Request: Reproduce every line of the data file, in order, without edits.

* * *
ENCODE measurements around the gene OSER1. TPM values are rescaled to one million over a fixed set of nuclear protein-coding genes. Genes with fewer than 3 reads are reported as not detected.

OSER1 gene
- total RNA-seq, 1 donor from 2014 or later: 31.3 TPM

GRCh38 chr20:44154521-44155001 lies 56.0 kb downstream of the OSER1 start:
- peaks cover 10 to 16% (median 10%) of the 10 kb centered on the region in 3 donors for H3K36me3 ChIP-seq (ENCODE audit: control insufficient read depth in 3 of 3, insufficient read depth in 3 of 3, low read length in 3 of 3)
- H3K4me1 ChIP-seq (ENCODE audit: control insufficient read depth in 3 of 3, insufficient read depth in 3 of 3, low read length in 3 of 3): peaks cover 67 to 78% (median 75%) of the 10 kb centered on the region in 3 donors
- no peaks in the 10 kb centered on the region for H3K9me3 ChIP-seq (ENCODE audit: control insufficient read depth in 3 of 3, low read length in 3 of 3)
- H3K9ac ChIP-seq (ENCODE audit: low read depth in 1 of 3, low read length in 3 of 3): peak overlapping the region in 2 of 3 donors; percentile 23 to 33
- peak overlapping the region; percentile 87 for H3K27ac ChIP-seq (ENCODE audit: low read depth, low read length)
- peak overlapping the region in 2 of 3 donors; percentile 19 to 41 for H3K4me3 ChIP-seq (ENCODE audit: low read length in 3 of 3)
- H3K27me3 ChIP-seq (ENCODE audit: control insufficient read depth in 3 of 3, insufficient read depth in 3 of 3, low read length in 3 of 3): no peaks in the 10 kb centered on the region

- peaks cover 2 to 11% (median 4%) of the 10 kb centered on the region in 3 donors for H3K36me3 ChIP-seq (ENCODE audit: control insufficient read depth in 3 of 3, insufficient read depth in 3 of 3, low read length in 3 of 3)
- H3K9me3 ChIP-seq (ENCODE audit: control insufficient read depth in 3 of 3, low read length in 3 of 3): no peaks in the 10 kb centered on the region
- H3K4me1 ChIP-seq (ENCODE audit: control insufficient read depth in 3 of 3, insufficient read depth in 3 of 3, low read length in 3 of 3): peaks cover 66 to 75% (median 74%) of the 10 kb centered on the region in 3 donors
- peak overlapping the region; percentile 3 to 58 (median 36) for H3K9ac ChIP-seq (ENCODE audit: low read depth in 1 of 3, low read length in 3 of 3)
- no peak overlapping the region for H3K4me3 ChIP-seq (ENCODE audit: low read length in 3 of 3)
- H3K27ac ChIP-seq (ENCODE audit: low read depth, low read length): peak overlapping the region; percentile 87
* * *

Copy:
ENCODE measurements around the gene OSER1. TPM values are rescaled to one million over a fixed set of nuclear protein-coding genes. Genes with fewer than 3 reads are reported as not detected.

OSER1 gene
- total RNA-seq, 1 donor from 2014 or later: 31.3 TPM

GRCh38 chr20:44154521-44155001 lies 56.0 kb downstream of the OSER1 start:
- peaks cover 10 to 16% (median 10%) of the 10 kb centered on the region in 3 donors for H3K36me3 ChIP-seq (ENCODE audit: control insufficient read depth in 3 of 3, insufficient read depth in 3 of 3, low read length in 3 of 3)
- H3K4me1 ChIP-seq (ENCODE audit: control insufficient read depth in 3 of 3, insufficient read depth in 3 of 3, low read length in 3 of 3): peaks cover 67 to 78% (median 75%) of the 10 kb centered on the region in 3 donors
- no peaks in the 10 kb centered on the region for H3K9me3 ChIP-seq (ENCODE audit: control insufficient read depth in 3 of 3, low read length in 3 of 3)
- H3K9ac ChIP-seq (ENCODE audit: low read depth in 1 of 3, low read length in 3 of 3): peak overlapping the region in 2 of 3 donors; percentile 23 to 33
- peak overlapping the region; percentile 87 for H3K27ac ChIP-seq (ENCODE audit: low read depth, low read length)
- peak overlapping the region in 2 of 3 donors; percentile 19 to 41 for H3K4me3 ChIP-seq (ENCODE audit: low read length in 3 of 3)
- H3K27me3 ChIP-seq (ENCODE audit: control insufficient read depth in 3 of 3, insufficient read depth in 3 of 3, low read length in 3 of 3): no peaks in the 10 kb centered on the region

- peaks cover 2 to 11% (median 4%) of the 10 kb centered on the region in 3 donors for H3K36me3 ChIP-seq (ENCODE audit: control insufficient read depth in 3 of 3, insufficient read depth in 3 of 3, low read length in 3 of 3)
- H3K9me3 ChIP-seq (ENCODE audit: control insufficient read depth in 3 of 3, low read length in 3 of 3): no peaks in the 10 kb centered on the region
- H3K4me1 ChIP-seq (ENCODE audit: control insufficient read depth in 3 of 3, insufficient read depth in 3 of 3, low read length in 3 of 3): peaks cover 66 to 75% (median 74%) of the 10 kb centered on the region in 3 donors
- peak overlapping the region; percentile 3 to 58 (median 36) for H3K9ac ChIP-seq (ENCODE audit: low read depth in 1 of 3, low read length in 3 of 3)
- no peak overlapping the region for H3K4me3 ChIP-seq (ENCODE audit: low read length in 3 of 3)
- H3K27ac ChIP-seq (ENCODE audit: low read depth, low read length): peak overlapping the region; percentile 87